A study conducted by Oregon Health & Science University (OHSU) shows that marijuana is a non-addictive option for treating chronic pain. The study also showed that the endocannabinoid system produces relief from pain with less side effects than opioid options. The senior author of the study is Susan Ingram, Ph.D.
Chronic pain affects roughly 30-percent of the American population, according to Science Daily. OHSU studied how two forms of cell membrane receptors connect (bind) cannabinoids occurring naturally in the body. These are called endocannabinoids, which all human bodies naturally possess.
Dr. Ingram said, “It may be an avenue where we can get better pain medications that are not addictive… emerging data indicates that drugs that target the endocannabinoid system might produce analgesia with fewer side effects compared with opioids.”
The two cannabinoid receptors focused on in this study were CB1 and CB2. These are two receptors in the brain that control pain. In the study, it was noted that activity of CB2 receptors increased with chronic inflammatory pain. The reverse was noticed in CB1 receptors. So, what that boils down to is that medical marijuana does benefit those suffering from chronic pain, especially in the CB2 receptors.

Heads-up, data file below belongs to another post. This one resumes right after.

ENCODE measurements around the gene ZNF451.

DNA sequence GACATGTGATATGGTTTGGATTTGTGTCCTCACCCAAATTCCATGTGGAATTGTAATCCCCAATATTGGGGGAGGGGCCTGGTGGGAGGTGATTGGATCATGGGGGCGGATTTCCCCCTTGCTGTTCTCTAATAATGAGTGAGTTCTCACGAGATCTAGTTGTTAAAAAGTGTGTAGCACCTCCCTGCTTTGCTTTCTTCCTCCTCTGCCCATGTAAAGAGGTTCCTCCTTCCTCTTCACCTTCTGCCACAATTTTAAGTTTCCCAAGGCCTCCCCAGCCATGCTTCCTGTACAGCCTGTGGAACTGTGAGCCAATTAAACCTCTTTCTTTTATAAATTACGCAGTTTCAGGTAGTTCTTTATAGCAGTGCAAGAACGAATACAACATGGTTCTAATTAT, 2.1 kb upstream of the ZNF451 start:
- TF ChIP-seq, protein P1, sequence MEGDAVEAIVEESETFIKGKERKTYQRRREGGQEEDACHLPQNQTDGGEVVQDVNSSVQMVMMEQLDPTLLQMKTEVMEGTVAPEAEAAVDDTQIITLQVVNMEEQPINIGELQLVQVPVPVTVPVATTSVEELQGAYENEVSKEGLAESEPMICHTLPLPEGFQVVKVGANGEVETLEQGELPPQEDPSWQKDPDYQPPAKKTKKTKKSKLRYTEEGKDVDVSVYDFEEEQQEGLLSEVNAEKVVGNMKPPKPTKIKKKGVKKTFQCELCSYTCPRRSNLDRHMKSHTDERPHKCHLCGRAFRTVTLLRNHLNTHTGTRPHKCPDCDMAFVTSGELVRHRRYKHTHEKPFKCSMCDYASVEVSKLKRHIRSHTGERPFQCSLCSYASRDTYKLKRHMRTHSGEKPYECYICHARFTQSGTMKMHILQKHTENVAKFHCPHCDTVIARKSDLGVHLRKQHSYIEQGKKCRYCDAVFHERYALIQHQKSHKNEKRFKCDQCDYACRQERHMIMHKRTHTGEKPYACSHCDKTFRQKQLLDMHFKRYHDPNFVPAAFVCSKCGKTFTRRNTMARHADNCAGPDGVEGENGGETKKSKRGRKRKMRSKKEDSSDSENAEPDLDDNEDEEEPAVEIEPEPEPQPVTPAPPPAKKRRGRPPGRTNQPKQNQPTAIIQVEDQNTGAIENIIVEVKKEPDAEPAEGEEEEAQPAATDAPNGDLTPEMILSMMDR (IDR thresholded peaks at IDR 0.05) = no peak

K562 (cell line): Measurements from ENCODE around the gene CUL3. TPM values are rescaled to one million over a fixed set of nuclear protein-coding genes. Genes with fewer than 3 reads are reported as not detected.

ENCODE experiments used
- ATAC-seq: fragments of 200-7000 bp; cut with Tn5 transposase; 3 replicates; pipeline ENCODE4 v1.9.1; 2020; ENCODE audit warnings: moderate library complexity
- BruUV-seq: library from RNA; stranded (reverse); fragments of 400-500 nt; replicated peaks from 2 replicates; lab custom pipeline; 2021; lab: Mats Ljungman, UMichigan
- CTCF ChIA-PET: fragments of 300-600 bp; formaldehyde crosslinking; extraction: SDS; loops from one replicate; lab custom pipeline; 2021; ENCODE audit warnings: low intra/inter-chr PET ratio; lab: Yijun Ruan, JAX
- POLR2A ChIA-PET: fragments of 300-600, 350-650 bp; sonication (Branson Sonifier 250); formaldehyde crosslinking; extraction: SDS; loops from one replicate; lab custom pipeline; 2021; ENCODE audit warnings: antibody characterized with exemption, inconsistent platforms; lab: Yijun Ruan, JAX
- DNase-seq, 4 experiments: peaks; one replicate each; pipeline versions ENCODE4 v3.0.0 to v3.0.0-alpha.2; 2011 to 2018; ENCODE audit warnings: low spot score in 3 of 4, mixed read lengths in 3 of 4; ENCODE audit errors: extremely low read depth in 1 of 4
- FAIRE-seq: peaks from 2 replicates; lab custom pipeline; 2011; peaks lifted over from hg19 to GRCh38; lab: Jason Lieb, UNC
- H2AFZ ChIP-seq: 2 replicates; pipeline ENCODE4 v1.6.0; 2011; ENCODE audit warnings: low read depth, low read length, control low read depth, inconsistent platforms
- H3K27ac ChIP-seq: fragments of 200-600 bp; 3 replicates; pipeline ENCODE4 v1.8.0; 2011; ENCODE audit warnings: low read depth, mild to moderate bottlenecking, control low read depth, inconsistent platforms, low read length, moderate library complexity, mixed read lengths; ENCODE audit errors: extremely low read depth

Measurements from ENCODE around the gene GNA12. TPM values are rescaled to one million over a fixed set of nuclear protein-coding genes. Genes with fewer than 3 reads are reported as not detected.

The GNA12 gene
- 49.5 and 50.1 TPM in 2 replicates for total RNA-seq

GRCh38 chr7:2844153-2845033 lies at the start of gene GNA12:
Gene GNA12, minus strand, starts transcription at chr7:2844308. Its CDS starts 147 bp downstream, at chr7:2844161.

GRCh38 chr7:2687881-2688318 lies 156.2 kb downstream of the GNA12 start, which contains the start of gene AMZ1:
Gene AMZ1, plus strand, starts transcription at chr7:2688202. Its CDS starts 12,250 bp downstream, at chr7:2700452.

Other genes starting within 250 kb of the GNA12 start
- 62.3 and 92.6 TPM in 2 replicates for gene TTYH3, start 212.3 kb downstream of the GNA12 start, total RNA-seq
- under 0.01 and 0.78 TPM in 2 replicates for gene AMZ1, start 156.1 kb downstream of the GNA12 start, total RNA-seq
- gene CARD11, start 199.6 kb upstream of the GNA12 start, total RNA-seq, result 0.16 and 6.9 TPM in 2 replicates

To put this into layman’s terms, the results of the study show that marijuana does work with the human body’s natural endocannabinoid system to reduce pain, inflammation, and increases pain tolerance to allow for increased mobility.
Further research is expected in additional phases of this base study.